Where Can I Pahhhk My Cahhh?
Published: Friday, March 1, 2013
Updated: Friday, March 1, 2013 14:03
Last week, we examined the market for clothing here at Holy Cross, and how the prestige of wearing brand name clothing created a situation where as the price goes up people buy more. Well I’ve been in the “market mood,” so let’s take a quick look at another intriguing market: the market for parking passes at HC.
The market for parking spaces is an interesting one because much like the market in a Giffen good scenario this is rather different than a traditional supply and demand equilibrium. Too much economic jargon you say? Don’t worry, I’ll explain everything shortly.
The law of demand states that as the price of a good goes up, you buy less. The law of supply (quite predictably) is the opposite: as the price of a good suppliers are willing to supply more. Makes sense right? Okay, but that is assuming that both sides have control of the quantity supplied or demanded. For some goods there is a fixed demand that doesn’t change no matter what price is charged (think broad necessities like food or water).
There is a similar scenario to supply, the supply curve can be fixed when there is a limit to how many goods can be sold. This plays out in neighborhoods with a fixed number of houses, ballparks with a fixed number of seats, and parking lots/garages where there are a fixed number of spaces. That is the exact scenario that plays out here at Holy Cross, there is a set demand that follows the predictable law of demand, although if we wanted to make things really interesting we could look at the market for in-state students versus out of state students (don’t worry, we won’t).
One other level of interest in this situation is the price. The price for a parking pass for resident students $150.00, while 24 hour parking privileges for students living off campus is $350. Why the huge discrepancy? Good question, the supply is fixed so the demand curve intersects it at one point. The demand can shift in one direction or the other, but the supply cannot shift unless new parking lots are built. The importance of this is that there is one price depending on the demand for parking spaces. Let’s hope that the transportation office used economic principles to determine the equilibrium price of $150. At $150, let’s say “Q1” parking spaces are demanded, and luckily enough “Q1” parking spaces are supplied. If the price goes up to $350 per spot then “Q1” spaces are still supplied but “Q2” spaces are demanded. Basically the transportation office is charging a higher price to create a disincentive for students living off campus to have 24-hour privileges which would otherwise go to resident students.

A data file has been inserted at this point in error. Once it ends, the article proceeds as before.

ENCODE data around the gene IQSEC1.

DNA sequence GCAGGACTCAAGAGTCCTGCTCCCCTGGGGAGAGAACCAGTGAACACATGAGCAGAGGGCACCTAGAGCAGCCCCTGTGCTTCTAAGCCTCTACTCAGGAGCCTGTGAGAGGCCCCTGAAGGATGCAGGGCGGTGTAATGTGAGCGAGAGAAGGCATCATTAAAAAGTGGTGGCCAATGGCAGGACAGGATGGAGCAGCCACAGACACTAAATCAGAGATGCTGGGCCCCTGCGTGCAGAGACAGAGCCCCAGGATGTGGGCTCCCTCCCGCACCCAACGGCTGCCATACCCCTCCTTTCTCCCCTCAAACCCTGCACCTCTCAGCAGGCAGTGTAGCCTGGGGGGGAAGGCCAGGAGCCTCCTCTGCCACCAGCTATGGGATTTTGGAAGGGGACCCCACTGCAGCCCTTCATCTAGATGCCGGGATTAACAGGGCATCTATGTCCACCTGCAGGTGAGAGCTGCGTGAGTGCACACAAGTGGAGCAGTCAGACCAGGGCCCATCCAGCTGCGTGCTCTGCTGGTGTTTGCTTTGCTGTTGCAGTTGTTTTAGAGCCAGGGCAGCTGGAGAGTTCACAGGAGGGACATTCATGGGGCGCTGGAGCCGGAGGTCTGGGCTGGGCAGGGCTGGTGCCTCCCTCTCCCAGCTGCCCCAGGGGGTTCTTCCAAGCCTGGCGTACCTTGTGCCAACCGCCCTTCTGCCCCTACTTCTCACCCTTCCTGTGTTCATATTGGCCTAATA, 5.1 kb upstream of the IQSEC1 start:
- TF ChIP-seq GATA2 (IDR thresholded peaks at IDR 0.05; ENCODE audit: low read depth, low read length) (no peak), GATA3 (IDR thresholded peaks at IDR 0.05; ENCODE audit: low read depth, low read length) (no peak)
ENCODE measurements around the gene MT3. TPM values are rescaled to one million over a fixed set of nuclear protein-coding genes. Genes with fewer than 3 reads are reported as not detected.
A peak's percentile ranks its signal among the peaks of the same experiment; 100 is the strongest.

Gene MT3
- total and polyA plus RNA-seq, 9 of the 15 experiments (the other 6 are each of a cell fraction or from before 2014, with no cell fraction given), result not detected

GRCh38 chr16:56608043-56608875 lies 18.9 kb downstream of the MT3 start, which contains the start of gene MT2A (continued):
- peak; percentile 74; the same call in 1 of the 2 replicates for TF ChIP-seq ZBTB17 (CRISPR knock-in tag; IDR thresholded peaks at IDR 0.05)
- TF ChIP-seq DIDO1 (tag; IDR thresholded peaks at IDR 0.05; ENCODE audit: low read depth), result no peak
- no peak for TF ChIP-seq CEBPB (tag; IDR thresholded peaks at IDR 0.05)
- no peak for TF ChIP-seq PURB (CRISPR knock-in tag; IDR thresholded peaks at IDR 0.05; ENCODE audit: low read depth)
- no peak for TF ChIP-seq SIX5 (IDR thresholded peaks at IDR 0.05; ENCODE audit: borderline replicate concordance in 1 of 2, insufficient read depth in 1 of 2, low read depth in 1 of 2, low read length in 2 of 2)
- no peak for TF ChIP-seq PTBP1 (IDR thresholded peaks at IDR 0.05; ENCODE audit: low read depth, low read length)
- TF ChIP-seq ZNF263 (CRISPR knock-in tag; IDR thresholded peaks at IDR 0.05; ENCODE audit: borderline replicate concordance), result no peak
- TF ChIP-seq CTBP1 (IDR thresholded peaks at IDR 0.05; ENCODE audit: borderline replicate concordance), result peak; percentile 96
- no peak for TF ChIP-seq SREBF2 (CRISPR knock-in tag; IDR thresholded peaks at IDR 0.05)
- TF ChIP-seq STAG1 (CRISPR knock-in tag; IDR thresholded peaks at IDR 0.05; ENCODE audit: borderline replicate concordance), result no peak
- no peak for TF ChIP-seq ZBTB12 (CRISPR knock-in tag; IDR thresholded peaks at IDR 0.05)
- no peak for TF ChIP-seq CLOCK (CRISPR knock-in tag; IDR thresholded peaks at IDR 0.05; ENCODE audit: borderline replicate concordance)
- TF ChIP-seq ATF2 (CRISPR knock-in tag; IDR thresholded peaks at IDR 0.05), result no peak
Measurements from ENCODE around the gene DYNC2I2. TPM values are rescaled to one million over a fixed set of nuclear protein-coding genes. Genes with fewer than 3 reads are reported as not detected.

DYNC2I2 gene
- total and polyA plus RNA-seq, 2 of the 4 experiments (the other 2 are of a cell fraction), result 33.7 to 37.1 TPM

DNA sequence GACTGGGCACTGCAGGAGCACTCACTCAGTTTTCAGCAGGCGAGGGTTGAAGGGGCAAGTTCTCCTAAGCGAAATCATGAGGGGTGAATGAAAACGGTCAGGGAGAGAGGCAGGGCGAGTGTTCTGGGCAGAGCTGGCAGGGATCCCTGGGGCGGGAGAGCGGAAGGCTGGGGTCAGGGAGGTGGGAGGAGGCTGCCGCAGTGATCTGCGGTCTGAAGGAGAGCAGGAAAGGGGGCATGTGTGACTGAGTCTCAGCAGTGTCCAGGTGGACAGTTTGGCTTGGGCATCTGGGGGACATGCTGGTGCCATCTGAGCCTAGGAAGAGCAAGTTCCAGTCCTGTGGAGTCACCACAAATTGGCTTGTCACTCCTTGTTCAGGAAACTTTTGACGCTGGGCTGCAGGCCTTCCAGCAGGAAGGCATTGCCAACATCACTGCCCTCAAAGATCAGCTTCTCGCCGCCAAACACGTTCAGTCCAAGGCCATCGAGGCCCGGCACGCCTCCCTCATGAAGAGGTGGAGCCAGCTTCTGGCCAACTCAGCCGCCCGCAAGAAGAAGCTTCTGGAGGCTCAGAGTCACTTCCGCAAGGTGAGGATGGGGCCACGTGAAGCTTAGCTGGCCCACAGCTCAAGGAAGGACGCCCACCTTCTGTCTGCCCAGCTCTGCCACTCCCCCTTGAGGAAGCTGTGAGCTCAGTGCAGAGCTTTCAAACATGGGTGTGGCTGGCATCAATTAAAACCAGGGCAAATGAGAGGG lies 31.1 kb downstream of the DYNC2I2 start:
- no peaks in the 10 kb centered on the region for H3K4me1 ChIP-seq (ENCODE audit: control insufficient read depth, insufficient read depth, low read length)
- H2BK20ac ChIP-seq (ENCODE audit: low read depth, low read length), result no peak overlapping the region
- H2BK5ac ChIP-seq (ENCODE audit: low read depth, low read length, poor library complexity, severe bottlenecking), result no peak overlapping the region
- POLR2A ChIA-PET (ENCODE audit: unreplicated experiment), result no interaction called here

Well that certainly was fun, but wait there is still one other item of interest! Parking tickets are $50, which would cause any economics worth his salt to think about how many times $50 goes into $150, or $350. Well you can get three tickets and then break even with buying a parking pass as a resident student. That’s not really worth it because after you get one ticket you already paid a third of what parking for the year would cost. In other words you got a day of parking for a third of a year of parking privileges. What if you live off campus though? You don’t really need to 24 hour parking privileges and that price is pretty steep. That ticket suddenly seems more attractive considering it may be a one or two time violation, which is all you would pay for. Well the transportation office thought of that too and set a limit at six violations before you get towed, which probably has an additional cost. So before you break even by racking up tickets remember you won’t just get a slap on the wrist, you’ll have to get your car out of an impound lot.
There you have it, another look at an interesting market here on campus. I bet you never thought much of that while you struggled to find a parking space near your dorm did you? Got an issue you are passionate about and want to learn more? Email me and I’ll do my best to address it in my next column!